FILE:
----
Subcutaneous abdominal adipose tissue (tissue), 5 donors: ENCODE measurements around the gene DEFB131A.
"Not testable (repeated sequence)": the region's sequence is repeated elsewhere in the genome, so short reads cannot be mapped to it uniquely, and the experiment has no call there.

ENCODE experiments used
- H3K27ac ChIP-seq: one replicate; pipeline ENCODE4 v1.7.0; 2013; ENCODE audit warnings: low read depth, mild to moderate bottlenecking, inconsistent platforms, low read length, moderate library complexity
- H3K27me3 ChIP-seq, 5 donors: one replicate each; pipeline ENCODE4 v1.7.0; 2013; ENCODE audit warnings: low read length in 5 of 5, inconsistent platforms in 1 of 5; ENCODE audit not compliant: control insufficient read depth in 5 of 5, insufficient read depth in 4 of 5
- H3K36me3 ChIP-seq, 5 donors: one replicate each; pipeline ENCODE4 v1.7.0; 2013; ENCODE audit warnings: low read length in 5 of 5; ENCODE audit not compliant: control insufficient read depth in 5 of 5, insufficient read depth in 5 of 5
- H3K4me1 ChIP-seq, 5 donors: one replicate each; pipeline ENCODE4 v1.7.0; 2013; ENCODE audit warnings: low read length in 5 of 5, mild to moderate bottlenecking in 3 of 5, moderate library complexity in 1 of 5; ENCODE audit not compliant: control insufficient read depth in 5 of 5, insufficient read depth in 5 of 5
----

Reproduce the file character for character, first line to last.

Subcutaneous abdominal adipose tissue (tissue), 5 donors: ENCODE measurements around the gene DEFB131A.
"Not testable (repeated sequence)": the region's sequence is repeated elsewhere in the genome, so short reads cannot be mapped to it uniquely, and the experiment has no call there.

ENCODE experiments used
- H3K27ac ChIP-seq: one replicate; pipeline ENCODE4 v1.7.0; 2013; ENCODE audit warnings: low read depth, mild to moderate bottlenecking, inconsistent platforms, low read length, moderate library complexity
- H3K27me3 ChIP-seq, 5 donors: one replicate each; pipeline ENCODE4 v1.7.0; 2013; ENCODE audit warnings: low read length in 5 of 5, inconsistent platforms in 1 of 5; ENCODE audit not compliant: control insufficient read depth in 5 of 5, insufficient read depth in 4 of 5
- H3K36me3 ChIP-seq, 5 donors: one replicate each; pipeline ENCODE4 v1.7.0; 2013; ENCODE audit warnings: low read length in 5 of 5; ENCODE audit not compliant: control insufficient read depth in 5 of 5, insufficient read depth in 5 of 5
- H3K4me1 ChIP-seq, 5 donors: one replicate each; pipeline ENCODE4 v1.7.0; 2013; ENCODE audit warnings: low read length in 5 of 5, mild to moderate bottlenecking in 3 of 5, moderate library complexity in 1 of 5; ENCODE audit not compliant: control insufficient read depth in 5 of 5, insufficient read depth in 5 of 5